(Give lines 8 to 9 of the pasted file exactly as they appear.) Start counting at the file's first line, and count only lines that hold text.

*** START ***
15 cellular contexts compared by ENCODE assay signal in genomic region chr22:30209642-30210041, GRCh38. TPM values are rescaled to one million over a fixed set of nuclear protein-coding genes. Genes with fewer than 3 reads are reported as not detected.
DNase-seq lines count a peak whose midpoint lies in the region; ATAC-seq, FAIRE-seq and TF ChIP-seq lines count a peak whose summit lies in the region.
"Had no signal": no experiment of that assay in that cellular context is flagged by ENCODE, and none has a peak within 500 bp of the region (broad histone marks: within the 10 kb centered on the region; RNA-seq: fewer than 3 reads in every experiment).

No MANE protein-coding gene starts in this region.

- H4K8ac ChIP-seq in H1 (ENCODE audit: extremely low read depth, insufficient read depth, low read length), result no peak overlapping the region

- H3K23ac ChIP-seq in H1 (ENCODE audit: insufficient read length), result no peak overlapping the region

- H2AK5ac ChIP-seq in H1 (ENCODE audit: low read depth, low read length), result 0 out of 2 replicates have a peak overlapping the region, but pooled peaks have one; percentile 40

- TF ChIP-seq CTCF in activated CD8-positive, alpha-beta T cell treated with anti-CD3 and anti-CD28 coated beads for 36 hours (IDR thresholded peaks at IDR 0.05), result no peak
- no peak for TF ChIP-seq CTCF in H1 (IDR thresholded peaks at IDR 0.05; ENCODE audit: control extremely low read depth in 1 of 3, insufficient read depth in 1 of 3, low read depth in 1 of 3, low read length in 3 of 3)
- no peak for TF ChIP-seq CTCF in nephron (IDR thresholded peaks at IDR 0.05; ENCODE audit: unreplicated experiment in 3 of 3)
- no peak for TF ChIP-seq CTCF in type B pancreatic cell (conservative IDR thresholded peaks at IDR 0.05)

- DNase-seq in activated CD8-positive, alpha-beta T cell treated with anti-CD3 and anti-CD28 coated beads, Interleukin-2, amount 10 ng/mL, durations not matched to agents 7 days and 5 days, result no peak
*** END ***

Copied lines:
- TF ChIP-seq CTCF in activated CD8-positive, alpha-beta T cell treated with anti-CD3 and anti-CD28 coated beads for 36 hours (IDR thresholded peaks at IDR 0.05), result no peak
- no peak for TF ChIP-seq CTCF in H1 (IDR thresholded peaks at IDR 0.05; ENCODE audit: control extremely low read depth in 1 of 3, insufficient read depth in 1 of 3, low read depth in 1 of 3, low read length in 3 of 3)